N.B. it’s a continue of Discover How To Accelerate Your Certification Preparation With Pomodoro Technique post.
It was inconveniently when I started to use Pomodoro Technique the first time during CCSK exam preparation.
Later I understood that to use Pomodoro Technique effectively I need to adapt it, do some tuning to align it with my preparation process and enhancing the focus attention. Stay tuned.
- Do one task at a time.
- Don’t stop.
- Focus and refocus.
- Break all the material to several smaller pieces and remember the resulting structure.
- Learn and repeat each part separately. It’s important to make pauses.
Pomodoro Technique perfectly aligns with those principles. But not so easy as I thought.
I’ve started analysis what I’m doing wrong.
Let’s switch to the tips I found good to try
- As you set your timer, make a commitment to work only on the task at hand.
- It was proved that 20-45 min intervals can maximize our attention and brain work only when are mixed with short breaks.
- If you are distructed you should reset the current timer and start over again.
- Any distraction can wait until the timer is working. Just write down the task to the “Activity Inventory List” quickly and try to finish the ongoing task.
- The speed of work is not so important as the speed of goal achievement. To be quick you need to stay focused.
- It’s prohibited to stop the timer earlier. If you’ve got some working time back you can do some that was not included in “To Do Today List”.
- You shouldn’t use Pomodoro Technique for activities or tasks that are doing in your free time.
- Use an app to track your “Activity Inventory” and “To Do Today” lists. I’m doing it in Wunderlist. Will write about it in further posts.
- It’s important to listen to your body. If your mind starts to wander or you start to feel tired, don’t push through to the end of the session.
- It’s a good idea to make a note of how many Pomodori each scheduled task takes you, so that you can use this for future planning – or to compare productivity levels as time goes on.
- 3-5 minutes of break:
- gives you the time that is needed to “switch off” from the work,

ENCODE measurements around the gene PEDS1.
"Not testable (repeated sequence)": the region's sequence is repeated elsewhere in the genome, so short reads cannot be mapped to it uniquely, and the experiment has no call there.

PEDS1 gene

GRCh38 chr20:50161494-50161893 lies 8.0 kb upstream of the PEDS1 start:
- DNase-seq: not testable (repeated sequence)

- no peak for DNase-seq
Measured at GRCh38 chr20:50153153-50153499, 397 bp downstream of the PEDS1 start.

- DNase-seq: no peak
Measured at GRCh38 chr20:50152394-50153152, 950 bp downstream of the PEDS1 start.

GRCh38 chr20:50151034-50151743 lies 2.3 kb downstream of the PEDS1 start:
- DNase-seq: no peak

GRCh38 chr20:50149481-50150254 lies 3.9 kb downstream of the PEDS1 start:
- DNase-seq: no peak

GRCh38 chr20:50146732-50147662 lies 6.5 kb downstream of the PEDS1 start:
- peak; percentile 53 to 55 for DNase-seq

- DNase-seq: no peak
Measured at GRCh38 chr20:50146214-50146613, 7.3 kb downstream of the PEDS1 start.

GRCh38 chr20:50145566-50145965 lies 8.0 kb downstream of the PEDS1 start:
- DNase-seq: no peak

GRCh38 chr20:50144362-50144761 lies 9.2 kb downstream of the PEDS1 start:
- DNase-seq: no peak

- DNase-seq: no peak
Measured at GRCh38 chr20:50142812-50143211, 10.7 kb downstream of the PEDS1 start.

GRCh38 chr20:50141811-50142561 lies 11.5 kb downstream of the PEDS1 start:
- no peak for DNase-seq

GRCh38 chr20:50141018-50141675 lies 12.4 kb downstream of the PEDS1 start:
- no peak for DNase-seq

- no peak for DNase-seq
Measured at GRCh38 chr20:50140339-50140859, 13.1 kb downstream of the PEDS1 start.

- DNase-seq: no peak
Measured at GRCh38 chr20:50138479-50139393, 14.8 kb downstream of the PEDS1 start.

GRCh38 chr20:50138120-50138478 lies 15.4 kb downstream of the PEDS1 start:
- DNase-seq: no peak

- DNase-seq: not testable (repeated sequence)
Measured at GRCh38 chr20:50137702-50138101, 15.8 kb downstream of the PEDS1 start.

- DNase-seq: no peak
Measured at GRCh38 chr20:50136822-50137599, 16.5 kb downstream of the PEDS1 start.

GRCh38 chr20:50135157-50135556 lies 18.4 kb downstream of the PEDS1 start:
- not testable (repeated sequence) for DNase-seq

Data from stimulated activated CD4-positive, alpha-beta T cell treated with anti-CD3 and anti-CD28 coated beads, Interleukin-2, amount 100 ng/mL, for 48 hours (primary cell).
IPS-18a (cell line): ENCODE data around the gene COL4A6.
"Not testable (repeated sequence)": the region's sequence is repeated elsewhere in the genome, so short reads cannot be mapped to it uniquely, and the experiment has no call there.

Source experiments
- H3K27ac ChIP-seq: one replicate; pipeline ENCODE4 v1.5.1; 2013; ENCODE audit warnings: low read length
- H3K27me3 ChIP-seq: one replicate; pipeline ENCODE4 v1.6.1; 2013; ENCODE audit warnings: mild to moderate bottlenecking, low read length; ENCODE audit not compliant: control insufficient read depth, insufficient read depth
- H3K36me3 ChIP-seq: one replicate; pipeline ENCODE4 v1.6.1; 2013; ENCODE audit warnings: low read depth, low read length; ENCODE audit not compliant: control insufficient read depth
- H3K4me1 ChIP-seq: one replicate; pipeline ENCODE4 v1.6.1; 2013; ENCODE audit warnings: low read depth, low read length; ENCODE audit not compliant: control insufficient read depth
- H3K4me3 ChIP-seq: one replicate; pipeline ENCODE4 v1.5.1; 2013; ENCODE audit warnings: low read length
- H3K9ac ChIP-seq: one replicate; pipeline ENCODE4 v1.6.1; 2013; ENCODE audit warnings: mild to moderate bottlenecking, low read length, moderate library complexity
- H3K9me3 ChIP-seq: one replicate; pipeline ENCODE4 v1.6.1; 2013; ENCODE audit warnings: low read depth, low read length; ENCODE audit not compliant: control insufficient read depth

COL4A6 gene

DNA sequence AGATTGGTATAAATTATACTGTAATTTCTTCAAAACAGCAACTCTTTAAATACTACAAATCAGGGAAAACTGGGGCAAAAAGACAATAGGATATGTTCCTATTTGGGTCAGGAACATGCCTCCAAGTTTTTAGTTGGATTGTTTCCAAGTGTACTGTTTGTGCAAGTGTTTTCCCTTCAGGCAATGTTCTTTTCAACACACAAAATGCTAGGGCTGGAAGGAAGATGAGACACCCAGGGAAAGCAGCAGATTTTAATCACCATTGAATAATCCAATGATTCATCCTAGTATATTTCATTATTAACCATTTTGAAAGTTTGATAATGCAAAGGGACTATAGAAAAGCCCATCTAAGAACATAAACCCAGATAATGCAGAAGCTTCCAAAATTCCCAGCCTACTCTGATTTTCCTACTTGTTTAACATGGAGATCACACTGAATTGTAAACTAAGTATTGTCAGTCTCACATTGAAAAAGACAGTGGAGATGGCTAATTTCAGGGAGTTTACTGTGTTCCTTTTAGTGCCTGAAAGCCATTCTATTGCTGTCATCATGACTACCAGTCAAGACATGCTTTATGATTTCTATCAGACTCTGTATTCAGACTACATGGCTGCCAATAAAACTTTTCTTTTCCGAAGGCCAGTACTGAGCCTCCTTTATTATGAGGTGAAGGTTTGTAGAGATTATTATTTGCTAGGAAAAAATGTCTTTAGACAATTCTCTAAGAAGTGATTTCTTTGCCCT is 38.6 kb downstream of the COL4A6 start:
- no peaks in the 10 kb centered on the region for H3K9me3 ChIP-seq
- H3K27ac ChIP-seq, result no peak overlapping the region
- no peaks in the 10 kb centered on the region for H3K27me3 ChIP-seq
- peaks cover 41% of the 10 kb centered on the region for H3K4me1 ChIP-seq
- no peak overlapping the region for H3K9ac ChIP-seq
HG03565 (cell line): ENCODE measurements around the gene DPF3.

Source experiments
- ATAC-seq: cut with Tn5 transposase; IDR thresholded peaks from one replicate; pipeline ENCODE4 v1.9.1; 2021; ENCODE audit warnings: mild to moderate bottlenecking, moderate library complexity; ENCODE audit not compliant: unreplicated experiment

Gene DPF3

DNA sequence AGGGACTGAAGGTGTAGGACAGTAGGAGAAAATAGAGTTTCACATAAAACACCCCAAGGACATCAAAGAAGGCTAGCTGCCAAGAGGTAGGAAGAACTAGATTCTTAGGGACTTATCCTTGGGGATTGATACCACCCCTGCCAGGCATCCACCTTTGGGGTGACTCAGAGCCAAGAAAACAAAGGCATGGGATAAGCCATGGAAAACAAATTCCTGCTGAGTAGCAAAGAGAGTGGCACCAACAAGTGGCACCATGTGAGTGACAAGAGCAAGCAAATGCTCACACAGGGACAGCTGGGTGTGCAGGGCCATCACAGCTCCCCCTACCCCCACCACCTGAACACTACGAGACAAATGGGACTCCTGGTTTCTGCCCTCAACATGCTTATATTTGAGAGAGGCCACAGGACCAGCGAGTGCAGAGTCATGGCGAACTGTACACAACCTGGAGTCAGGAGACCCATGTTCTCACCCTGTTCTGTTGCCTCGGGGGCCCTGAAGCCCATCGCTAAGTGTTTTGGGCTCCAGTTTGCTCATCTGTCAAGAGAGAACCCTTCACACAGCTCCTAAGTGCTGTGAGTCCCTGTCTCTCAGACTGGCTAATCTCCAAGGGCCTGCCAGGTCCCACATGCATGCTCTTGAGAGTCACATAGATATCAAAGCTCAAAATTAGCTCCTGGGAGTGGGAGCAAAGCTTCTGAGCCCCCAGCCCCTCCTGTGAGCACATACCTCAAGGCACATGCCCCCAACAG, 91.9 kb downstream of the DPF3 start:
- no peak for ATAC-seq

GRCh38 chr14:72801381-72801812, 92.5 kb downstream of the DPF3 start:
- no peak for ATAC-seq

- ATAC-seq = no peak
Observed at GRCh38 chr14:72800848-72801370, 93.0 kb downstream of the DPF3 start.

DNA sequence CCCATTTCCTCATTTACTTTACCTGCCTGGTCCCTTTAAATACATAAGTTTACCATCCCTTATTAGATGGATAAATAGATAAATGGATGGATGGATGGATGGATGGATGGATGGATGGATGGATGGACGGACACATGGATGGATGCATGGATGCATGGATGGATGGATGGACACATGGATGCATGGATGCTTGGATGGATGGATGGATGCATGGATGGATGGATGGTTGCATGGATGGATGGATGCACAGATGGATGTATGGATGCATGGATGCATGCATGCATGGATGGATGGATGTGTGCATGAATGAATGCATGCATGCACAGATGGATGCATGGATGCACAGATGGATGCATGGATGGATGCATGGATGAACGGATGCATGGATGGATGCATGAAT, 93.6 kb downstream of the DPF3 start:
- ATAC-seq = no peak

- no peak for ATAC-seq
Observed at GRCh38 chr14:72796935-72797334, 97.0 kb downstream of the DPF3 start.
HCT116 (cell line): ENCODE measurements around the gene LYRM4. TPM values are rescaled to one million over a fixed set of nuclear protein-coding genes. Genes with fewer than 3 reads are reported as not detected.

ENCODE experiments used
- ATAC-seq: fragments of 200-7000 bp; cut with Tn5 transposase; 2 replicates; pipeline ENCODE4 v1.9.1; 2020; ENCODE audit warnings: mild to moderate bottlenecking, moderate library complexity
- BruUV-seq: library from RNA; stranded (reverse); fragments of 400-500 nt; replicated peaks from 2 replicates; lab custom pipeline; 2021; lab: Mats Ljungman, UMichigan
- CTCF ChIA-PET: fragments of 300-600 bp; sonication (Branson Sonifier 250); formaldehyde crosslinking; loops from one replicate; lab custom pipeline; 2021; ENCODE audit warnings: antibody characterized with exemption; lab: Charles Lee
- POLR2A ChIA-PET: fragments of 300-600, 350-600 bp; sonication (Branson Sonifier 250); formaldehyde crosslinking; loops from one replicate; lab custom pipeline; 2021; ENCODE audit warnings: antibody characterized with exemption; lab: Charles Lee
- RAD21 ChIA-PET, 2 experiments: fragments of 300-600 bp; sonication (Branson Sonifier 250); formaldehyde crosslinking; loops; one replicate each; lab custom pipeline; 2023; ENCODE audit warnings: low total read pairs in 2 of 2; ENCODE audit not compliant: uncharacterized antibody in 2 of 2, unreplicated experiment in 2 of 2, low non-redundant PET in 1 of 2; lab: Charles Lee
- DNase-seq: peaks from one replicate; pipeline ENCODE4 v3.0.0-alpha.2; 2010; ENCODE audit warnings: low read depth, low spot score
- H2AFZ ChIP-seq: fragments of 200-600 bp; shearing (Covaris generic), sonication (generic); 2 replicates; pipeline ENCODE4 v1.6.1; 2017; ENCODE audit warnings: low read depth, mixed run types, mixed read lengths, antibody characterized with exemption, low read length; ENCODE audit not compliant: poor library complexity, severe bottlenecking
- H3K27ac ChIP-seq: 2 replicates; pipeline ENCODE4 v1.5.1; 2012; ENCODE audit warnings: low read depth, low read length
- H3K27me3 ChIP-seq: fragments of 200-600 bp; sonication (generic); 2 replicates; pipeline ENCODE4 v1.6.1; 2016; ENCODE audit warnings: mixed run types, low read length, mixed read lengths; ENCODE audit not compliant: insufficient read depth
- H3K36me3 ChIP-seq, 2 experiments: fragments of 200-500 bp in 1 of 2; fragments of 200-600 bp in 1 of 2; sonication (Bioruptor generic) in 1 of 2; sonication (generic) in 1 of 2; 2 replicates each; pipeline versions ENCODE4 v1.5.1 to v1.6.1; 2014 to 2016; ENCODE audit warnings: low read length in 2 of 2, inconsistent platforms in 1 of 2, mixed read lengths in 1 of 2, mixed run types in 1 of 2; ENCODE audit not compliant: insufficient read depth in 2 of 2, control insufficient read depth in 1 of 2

- helps to adopt that was learnt for the last 25 minutes,
- gives you a chance to do something helpful to your health,
- helps achieve better results in the next 25 minutes intervals.
- During the break is not recommended to do any work related stuff. It’s better to relax.
- Do not do anything important during the break. Do not take any work-related calls or write important emails. You should include these in your “Activity Inventory List” and devote separate time to solve them.
- For maximum benefit, use your breaks to get away from your desk. Move around, take a walk, and get some exercise. The main thing is to switch the brain.
- While you take your break, avoid thinking about what you’ve been working on so far. This is your brain’s chance to absorb what you have learned, so don’t do anything that requires too much thought!
- Regular short breaks help to keep you focused and energized. You should do this even if you’re in flow because these breaks are your time to rest and “recharge your batteries”.
- The break duration depends on how tired are you feeling.
- The long breaks that always exceed 30 minutes put at risk bring down the rhythm between working sets. More important, it may be the alarm that means you need a rest and some free time.
In a nutshell
- Pay attention to the breaks, distractions, and your productivity.
- Take a tip and try it today. Tomorrow choose other.
- Stay focused. Take a rest. Get Ahead.